Lawrie Smith has two unique distinctions in Whitbread history – he’s the only sailor to have skippered two different yachts in the same race and is the only skipper to have been the subject of a football-style transfer to another boat.
His first race was aboard the Duran Duran singer Simon Le Bon’s yacht Drum in the 1985-86 edition, skippered by Skip Novak, which came in eighth.
Three years later he was back, this time as skipper of Rothmans, which finished the race in fourth place. It was in the 1993-94 race that he went from disaster to triumph. He originally started as skipper of Fortuna, which had undergone multiple modifications. But within 24 hours of the start, it’s keypiece carbon fibre mast broke, as did its replacement and Smith limped back to the Hamble, humiliated.
He was then thrown a lifeline. One of the other boats, Intrum Justitia, was having a lacklustre performance and when its skipper returned to Sweden for knee surgery, Smith was offered an opportunity to come on board and turn things around. And that’s what he duly did.
He joined the boat three days before the start of the second and hardest leg from Punte del Este to Freemantle and cracked the whip. The result was a boat that had been well off the pace was suddenly transformed. Not only did they win the leg, but they broke the 24 hour record. Ultimately, the boat finished the race in second place.
Friends and crew members said at the time it was his ability to get the most out of people that lay behind the transformation – that and a natural instinct for reading conditions. “It's a mixture of charm and aggression. And he knows exactly which buttons to press to motivate people,” said one Intrum crew member.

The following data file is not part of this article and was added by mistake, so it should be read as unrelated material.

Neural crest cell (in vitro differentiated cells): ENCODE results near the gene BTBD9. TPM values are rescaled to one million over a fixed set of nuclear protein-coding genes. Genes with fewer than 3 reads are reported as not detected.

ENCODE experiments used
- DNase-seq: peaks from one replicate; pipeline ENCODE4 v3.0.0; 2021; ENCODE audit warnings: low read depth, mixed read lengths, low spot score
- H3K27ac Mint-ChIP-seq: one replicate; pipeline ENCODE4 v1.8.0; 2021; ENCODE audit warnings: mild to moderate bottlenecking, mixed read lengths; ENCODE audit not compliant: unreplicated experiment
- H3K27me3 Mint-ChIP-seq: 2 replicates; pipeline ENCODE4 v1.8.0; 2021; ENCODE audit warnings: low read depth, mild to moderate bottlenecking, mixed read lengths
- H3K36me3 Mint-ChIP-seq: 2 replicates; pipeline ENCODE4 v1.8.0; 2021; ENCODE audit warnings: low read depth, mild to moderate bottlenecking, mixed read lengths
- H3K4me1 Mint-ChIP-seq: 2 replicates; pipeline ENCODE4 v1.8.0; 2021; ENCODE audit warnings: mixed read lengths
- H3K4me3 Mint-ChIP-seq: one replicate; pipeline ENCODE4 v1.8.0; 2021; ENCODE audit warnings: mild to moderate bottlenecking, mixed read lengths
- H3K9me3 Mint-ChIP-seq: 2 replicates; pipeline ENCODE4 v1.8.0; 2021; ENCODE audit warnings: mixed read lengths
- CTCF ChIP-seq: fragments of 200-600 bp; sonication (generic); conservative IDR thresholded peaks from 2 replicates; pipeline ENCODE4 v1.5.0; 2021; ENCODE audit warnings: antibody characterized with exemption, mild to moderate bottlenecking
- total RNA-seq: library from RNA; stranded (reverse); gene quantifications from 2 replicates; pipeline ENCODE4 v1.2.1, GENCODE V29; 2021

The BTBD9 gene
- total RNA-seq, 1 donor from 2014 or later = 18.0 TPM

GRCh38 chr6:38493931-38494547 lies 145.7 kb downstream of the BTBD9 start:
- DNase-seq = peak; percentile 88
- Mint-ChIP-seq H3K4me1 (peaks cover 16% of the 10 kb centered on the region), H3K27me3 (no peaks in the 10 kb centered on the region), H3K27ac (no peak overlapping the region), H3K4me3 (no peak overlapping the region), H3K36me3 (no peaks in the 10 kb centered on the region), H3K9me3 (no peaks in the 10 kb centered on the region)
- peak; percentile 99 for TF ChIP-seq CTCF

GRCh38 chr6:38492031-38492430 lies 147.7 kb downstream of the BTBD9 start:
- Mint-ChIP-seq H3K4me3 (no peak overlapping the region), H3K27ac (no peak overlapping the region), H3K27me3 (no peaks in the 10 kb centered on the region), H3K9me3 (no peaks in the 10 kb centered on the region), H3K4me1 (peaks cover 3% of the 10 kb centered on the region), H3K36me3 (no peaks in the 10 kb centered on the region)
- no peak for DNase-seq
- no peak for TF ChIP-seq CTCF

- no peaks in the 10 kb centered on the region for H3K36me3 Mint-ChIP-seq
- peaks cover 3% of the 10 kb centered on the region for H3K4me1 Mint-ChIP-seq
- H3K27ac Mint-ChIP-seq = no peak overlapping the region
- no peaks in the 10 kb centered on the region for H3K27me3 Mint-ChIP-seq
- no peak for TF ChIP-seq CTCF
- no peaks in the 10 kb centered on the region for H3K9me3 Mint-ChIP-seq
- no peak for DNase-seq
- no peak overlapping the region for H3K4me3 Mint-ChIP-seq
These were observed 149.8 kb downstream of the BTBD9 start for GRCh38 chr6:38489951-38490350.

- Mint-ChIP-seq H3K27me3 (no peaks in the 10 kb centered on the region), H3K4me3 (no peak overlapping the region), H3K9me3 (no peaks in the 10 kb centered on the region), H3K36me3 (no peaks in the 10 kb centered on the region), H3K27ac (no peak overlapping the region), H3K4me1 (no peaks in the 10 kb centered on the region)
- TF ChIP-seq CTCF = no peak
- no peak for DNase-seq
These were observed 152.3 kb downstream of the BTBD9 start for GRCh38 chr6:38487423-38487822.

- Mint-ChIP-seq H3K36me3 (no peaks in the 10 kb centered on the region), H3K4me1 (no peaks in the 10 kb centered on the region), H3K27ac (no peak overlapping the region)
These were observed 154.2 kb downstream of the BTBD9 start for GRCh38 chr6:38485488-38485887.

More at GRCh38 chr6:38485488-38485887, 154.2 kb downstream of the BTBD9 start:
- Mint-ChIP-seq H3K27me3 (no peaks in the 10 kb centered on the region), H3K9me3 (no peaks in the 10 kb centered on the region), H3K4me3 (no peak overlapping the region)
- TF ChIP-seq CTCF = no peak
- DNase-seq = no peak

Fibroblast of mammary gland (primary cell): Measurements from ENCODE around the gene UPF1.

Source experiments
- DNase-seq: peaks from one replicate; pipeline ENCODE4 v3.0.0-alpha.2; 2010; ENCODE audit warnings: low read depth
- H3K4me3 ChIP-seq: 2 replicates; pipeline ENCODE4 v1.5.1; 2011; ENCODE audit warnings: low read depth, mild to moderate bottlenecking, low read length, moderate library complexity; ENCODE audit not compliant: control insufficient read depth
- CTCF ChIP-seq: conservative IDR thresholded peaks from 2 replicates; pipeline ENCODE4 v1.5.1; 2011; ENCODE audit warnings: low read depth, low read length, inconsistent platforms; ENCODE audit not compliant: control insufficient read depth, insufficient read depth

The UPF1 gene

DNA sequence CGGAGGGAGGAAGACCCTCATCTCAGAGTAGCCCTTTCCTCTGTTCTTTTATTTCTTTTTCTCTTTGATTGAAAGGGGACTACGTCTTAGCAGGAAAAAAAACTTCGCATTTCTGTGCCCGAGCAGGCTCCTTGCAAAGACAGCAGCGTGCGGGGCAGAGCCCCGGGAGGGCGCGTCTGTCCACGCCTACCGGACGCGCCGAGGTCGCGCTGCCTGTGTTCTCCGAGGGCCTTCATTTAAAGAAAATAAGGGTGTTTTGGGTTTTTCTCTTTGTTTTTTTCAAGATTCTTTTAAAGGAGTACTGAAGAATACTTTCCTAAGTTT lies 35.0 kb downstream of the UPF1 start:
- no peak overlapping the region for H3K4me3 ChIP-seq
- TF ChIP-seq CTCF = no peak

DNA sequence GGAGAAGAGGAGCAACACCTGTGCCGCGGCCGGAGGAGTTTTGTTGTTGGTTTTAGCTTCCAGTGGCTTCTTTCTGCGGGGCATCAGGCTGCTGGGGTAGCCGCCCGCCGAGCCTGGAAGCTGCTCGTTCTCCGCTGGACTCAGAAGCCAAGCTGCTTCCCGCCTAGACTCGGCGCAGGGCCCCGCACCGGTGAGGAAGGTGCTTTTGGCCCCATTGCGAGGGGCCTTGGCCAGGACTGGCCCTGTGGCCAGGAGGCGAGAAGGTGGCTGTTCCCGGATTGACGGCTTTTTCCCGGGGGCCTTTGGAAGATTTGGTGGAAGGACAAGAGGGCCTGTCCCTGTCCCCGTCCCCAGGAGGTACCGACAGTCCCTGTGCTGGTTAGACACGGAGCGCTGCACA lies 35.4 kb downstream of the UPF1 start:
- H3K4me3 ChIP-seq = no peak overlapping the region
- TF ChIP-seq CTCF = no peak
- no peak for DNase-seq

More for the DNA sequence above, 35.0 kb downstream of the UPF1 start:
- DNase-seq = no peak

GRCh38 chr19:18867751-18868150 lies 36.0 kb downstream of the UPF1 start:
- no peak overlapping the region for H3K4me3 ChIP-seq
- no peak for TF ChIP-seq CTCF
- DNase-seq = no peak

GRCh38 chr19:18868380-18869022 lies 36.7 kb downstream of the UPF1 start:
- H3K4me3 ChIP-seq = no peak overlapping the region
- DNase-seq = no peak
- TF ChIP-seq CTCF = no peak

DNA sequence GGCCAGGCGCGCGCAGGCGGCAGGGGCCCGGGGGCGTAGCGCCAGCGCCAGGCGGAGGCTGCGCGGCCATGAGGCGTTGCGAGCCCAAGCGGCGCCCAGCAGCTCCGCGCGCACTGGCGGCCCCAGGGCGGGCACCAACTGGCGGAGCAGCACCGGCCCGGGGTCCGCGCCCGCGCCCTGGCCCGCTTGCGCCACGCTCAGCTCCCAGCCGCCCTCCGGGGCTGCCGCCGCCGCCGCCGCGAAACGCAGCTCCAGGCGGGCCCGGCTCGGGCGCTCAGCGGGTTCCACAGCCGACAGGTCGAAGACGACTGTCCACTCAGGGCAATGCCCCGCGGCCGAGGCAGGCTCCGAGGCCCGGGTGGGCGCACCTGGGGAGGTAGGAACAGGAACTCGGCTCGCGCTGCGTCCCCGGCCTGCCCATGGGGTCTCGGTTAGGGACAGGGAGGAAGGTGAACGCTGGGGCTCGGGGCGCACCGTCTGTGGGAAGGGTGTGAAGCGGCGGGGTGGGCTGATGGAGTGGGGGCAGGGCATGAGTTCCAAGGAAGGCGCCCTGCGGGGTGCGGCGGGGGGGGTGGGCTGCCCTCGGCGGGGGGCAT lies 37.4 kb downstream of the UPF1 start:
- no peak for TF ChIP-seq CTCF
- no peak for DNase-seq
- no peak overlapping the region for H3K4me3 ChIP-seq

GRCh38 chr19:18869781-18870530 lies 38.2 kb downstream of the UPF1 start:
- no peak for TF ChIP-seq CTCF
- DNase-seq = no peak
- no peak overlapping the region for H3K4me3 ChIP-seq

Some of his methods were unorthodox. During one stop he made his crew play a round of golf. Despite some never having held a golf club before those who missed shots were forced to replay with their trousers and underpants around their ankles.
Smith’s last outing in the Whitbread was in 1997-98. Originally, he was due to skipper EF Language but – in the first and only type of transfer in the race history – he was sold to Silk Cut for $1 million to spearhead a British team. They came fifth.
Famously outspoken, Smith once complained that offshore racing rewards endurance and lacked the skills that close-quarter racing demanded. After an 11 year hiatus from competitive sailing, that’s where he returned in 2011, competing in and winning the World Dragon Championships. His name has rarely been absent from the series leaderboard since.